The tires had to be ordered. So an appointment is made.

Neighbor goes back to Laconia new car dealership. Neighbor asks for mechanic to save old TPMS sensors to be used as spares if needed. Service writer comes to neighbor and states that mechanic broke one of the sensors. Taking it off rim. Rusted she states. Neighbor asks to view all of the old sensors. There is no rust as they are made out of metal that does not rust.

Then the Laconia service writer goes to neighbor in waiting room and states that she needs an alignment. A colored printout shows that vehicle is out of alignment.

BUT. Neighbor went to Tire Warehouse two days earlier and had the car - all wheels aligned. Neighbor has the alignment printout from Tire Warehouse.

No new alignment is requested at the Laconian new car dealership. When all was completed. Neighbor asks to speak with the person at the Laconia new car dealership that checked the alignment. As there is a difference of opinion as the whether the car needs an alignment or not. Well . . . apparently, the Laconia new car dealership never put neighbors car on the alignment machine. All that the Laconia new car dealership does is "take a picture" of the car as it is driven into the dealership service area. A picture? Yes. And that picture machine will state if car is in alignment or not in alignment. At that point the neighbor shows the service writer the printout from Tire Warehouse on Union Ave. that states that vehicle just had an alignment. And No - the neighbor did not hit any curbs or potholes in the last two days.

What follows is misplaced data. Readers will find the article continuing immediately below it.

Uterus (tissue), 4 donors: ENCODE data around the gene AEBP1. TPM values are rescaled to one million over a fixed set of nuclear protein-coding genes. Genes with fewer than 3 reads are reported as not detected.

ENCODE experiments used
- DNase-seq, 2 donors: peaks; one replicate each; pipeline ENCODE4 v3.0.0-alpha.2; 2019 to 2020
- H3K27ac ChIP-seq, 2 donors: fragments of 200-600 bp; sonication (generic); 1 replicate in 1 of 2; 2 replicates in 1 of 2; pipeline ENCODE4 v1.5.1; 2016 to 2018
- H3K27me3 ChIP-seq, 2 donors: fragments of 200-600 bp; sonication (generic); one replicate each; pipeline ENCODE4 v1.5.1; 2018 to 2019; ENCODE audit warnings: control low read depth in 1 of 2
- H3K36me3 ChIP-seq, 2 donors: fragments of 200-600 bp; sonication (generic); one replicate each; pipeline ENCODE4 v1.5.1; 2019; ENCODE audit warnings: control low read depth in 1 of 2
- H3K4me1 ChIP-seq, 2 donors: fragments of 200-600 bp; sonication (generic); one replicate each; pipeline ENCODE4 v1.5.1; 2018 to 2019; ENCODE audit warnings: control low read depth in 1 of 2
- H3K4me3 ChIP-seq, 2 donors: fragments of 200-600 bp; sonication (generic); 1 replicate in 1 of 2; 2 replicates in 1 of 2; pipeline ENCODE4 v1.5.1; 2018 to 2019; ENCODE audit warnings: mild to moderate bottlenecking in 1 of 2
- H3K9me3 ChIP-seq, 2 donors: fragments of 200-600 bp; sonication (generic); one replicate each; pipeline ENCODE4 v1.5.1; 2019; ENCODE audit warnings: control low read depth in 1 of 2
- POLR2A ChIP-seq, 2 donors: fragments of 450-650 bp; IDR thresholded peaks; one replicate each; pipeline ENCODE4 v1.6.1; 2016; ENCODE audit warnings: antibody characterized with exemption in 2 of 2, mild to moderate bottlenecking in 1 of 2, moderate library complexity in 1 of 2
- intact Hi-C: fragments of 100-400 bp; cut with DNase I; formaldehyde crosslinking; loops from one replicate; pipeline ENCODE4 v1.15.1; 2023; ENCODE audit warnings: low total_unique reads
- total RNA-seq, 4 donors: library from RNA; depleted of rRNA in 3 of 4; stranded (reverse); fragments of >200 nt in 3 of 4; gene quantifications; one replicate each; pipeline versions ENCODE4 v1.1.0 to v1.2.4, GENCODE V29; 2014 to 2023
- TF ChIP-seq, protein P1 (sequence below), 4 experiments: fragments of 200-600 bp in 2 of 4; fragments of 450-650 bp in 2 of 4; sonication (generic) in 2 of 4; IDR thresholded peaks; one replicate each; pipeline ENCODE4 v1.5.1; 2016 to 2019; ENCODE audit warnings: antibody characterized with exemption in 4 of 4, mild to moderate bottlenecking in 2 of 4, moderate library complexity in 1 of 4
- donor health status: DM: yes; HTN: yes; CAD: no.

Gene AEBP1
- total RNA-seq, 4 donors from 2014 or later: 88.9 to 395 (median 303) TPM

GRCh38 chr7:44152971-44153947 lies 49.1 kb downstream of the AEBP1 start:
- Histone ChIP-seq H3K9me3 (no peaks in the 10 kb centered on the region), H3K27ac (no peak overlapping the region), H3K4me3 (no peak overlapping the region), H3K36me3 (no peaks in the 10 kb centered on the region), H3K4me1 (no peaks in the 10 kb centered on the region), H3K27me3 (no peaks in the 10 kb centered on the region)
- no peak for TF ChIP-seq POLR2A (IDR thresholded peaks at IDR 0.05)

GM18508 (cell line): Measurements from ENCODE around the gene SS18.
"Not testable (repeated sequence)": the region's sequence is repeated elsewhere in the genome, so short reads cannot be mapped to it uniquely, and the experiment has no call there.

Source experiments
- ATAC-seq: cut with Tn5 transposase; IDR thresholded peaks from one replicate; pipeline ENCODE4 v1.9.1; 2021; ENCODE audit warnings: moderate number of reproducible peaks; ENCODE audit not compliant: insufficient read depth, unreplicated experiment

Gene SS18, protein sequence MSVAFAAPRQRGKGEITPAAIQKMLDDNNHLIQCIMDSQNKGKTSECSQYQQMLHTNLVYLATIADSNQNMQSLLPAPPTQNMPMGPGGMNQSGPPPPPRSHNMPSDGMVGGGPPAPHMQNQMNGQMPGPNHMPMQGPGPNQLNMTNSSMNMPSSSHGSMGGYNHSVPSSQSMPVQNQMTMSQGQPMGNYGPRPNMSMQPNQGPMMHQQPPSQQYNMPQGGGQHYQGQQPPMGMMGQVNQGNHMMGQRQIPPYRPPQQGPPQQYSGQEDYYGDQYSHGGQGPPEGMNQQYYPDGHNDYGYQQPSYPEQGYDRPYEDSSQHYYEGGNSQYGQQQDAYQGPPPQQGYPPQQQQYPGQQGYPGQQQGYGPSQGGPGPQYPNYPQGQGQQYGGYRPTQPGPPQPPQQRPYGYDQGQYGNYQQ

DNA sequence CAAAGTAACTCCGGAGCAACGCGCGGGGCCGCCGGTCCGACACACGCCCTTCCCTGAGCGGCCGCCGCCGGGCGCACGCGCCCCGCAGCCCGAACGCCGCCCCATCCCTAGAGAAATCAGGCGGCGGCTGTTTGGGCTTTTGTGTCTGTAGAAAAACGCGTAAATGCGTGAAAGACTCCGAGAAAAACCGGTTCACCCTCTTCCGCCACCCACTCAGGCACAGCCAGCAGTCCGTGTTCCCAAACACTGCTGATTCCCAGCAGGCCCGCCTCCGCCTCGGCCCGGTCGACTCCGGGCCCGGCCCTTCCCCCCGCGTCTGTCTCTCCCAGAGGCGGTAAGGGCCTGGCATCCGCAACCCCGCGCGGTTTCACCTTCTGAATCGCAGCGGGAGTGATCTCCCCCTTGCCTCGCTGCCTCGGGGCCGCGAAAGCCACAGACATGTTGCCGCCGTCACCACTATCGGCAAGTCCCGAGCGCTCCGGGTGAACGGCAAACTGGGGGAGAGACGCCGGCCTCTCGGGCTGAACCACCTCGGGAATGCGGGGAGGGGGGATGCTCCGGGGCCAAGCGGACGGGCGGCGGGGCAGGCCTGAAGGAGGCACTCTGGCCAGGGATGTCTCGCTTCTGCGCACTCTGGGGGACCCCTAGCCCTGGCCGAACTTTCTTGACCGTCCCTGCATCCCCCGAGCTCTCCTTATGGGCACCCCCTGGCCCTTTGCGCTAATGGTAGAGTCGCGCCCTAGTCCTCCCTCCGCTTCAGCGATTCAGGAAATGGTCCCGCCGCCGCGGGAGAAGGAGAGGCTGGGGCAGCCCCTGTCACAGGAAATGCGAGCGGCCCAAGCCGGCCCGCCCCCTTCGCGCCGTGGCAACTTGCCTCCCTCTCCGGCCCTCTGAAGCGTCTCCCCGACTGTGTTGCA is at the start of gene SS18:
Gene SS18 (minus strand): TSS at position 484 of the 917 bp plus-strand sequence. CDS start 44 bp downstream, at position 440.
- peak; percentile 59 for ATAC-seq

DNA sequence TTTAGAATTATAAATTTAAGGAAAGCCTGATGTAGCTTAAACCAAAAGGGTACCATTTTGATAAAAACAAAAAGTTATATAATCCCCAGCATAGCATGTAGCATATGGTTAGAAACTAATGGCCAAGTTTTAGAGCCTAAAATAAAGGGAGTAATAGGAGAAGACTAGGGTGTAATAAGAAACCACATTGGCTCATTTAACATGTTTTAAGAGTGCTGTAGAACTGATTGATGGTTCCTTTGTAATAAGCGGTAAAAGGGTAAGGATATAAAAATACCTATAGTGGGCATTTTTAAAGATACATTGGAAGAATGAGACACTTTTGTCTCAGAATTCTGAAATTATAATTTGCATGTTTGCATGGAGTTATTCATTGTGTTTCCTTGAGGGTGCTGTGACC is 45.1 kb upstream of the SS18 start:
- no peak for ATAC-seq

So the neighbor states to the Laconia new car dealership that either their picture alignment machine is not working properly OR the Tire Warehouse alignment is not working properly. Well . . . the Laconia new car dealership asks if they can drive the completed car through the picture machine again to double check. Opps. The Laconia new car dealership alignment picture machine must have made a mistake the first time through - as the completed car with new tires passes 100% in alignment. Sorry . . . my neighbor is told.